Whistleblowing is the lawful disclosure of information a discloser reasonably believes evidences to an . It is the mechanism to get the right information to the right people to counter wrongdoing and promote proper, effective, and efficient operation of IC functions. Whistleblowing in the IC is extremely important as it ensures that you can "say something" if you have "seen something" while protecting sensitive national security information and activities.
Whistleblowing is a powerful tool to raise awareness of potential issues within IC programs and activities. The tool is designed for reporting wrongdoing and not personal grievances, policy disputes or management disagreements. Each IC agency has appropriate venues to raise such concerns.
Whistleblowing occurs throughout the Federal government every day. Whistleblowing can range from a simple conversation with a supervisor, to contacting an Inspector General (IG) Hotline, to providing information, through the proper channels, to Congress. In each instance of lawful whistleblowing, an individual is getting the right information to the right people.
A Whistleblower is any individual who provides the right information to the right people. Stated differently, lawful whistleblowing occurs when an individual provides information that they reasonably believe evidences wrongdoing to an authorized recipient. Once that right information has been given to the right people, the whistleblower has made a and is afforded whistleblower protections.
The "Right Information" is any information an individual reasonably believes evidences wrongdoing. Wrongdoing is a a violation of law, rule, or regulation; gross mismanagement; a gross waste of funds; an abuse of authority; or a substantial and specific danger to public health or safety. Wrongdoing is not policy disputes, management disagreements or other de minimis or trivial issues.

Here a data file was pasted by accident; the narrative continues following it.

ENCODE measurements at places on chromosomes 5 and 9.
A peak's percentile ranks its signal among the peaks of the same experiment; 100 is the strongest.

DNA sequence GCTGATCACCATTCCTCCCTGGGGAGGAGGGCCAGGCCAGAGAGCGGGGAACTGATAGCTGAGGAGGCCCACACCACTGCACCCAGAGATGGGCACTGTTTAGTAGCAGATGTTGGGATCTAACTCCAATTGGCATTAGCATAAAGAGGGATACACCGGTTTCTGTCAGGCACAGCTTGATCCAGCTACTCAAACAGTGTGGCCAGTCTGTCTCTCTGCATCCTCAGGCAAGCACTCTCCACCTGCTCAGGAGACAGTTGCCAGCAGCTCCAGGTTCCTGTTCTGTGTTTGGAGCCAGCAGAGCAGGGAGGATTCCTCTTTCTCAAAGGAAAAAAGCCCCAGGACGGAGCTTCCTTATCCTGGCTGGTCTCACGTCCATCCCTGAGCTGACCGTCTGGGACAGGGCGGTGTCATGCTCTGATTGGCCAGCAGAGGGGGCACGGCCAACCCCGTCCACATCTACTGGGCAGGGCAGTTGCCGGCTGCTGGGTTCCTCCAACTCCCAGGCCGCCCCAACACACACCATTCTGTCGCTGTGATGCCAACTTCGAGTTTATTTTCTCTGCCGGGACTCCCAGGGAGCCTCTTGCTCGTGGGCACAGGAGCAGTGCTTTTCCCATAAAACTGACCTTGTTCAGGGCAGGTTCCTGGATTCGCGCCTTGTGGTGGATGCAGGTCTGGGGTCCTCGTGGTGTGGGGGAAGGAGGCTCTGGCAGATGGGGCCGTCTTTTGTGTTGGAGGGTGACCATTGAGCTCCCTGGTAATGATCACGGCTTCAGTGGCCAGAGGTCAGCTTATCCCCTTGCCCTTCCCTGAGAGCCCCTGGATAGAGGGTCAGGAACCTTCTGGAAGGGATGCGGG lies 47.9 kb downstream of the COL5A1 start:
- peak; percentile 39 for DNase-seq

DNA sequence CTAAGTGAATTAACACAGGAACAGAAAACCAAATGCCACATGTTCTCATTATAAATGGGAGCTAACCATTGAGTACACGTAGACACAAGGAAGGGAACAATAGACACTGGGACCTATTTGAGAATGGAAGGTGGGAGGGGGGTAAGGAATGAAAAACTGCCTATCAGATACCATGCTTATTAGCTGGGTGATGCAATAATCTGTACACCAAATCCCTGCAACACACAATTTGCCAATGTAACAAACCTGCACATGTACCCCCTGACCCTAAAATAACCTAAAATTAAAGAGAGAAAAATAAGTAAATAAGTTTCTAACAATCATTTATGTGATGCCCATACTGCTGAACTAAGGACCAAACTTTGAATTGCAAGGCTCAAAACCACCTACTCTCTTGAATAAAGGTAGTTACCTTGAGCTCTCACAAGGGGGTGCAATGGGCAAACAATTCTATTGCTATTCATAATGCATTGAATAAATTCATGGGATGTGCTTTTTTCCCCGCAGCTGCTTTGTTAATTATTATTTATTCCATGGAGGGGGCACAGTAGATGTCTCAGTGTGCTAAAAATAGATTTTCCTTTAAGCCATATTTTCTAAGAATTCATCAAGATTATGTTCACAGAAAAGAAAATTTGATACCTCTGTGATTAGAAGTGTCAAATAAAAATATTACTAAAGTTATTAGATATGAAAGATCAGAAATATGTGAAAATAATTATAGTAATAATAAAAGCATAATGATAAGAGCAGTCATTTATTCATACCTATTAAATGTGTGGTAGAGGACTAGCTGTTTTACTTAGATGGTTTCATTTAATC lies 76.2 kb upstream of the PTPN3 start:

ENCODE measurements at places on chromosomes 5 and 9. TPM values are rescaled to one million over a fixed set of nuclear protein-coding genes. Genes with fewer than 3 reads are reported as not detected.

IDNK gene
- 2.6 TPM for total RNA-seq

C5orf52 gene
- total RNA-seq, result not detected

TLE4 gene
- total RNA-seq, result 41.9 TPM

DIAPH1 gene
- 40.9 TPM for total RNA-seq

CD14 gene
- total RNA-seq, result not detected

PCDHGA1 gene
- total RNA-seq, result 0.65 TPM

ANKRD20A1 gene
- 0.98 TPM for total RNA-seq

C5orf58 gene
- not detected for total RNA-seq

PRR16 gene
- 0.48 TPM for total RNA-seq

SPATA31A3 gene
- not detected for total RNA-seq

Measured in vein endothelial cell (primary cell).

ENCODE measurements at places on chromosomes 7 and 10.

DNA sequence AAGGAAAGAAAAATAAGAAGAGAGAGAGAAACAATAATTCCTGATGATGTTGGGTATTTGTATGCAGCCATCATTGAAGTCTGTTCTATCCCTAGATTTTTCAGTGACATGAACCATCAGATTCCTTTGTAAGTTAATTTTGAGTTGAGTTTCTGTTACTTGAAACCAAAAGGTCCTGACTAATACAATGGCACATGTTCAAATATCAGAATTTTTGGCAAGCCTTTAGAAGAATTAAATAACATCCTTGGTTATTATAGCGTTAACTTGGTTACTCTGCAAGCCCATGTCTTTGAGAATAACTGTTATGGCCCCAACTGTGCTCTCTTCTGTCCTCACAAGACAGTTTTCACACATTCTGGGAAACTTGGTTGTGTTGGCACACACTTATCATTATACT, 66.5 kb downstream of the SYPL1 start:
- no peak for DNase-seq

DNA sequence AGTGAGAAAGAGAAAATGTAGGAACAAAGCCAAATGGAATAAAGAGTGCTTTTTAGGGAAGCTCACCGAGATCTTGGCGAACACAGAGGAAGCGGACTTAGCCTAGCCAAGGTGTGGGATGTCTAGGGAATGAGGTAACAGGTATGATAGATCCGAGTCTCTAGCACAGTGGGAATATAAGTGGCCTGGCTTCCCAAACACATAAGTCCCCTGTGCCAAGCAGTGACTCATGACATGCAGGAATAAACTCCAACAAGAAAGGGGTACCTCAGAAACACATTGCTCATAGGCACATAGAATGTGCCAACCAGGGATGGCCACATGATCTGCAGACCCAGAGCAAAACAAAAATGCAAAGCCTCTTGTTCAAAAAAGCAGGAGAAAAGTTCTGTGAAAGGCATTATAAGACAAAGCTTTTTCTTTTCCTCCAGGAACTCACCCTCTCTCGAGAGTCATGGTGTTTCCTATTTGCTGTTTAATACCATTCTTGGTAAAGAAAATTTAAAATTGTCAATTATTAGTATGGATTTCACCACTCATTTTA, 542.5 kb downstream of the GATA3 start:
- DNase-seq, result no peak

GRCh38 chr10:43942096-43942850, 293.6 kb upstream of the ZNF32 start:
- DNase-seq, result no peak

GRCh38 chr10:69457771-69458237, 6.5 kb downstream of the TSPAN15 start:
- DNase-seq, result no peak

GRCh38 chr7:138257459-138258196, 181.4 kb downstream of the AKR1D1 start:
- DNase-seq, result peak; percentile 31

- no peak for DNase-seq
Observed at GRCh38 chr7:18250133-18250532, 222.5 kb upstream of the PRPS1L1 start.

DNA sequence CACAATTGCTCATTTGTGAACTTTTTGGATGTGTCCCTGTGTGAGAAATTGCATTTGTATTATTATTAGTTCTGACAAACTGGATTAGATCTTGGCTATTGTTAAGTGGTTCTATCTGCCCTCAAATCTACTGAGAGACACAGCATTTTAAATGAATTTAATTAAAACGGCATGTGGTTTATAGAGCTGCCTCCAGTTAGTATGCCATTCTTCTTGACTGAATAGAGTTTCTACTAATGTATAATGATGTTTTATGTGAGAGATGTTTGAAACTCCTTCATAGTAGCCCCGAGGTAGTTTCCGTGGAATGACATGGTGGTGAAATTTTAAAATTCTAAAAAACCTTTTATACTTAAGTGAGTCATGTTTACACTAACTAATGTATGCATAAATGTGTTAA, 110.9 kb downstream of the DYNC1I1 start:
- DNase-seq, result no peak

The "Right People" are those known as "authorized recipient(s)". Authorized recipients include: 1) a government supervisor in the employee`s chain of command, up to and including the head of the employing agency; 2) the IG of the employing agency or IC Element; 3) the Director of National Intelligence (DNI); 4) the ICIG; 5) an employee designated by any of the above officials for the purpose of receiving such disclosures. Authorized recipients are those individuals who can correct the wrongdoing that is reported to them. Inherent in that concept is that anyone without a clearance, or who is not in government, would not be an authorized recipient.
Providing classified or sensitive information to those without a security clearance and a need-to-know may constitute an unauthorized disclosure. Unauthorized disclosures can cause grave damage to national security and may subject the source of the unauthorized disclosure to administrative, civil, or criminal penalties.
Whistleblowing ensures critical information gets to the people who need to know about it. Getting the right information to the right people promotes effective and efficient government. It also roots out fraud, waste, and abuse while ensuring that sensitive national security information, programs, and activities are protected. Whistleblower programs provide the mechanism to lawfully transmit this critical information, along with informing and training the workforce, to promote a workplace that respects and values input from dedicated public servants who believe in "if you see something, say something."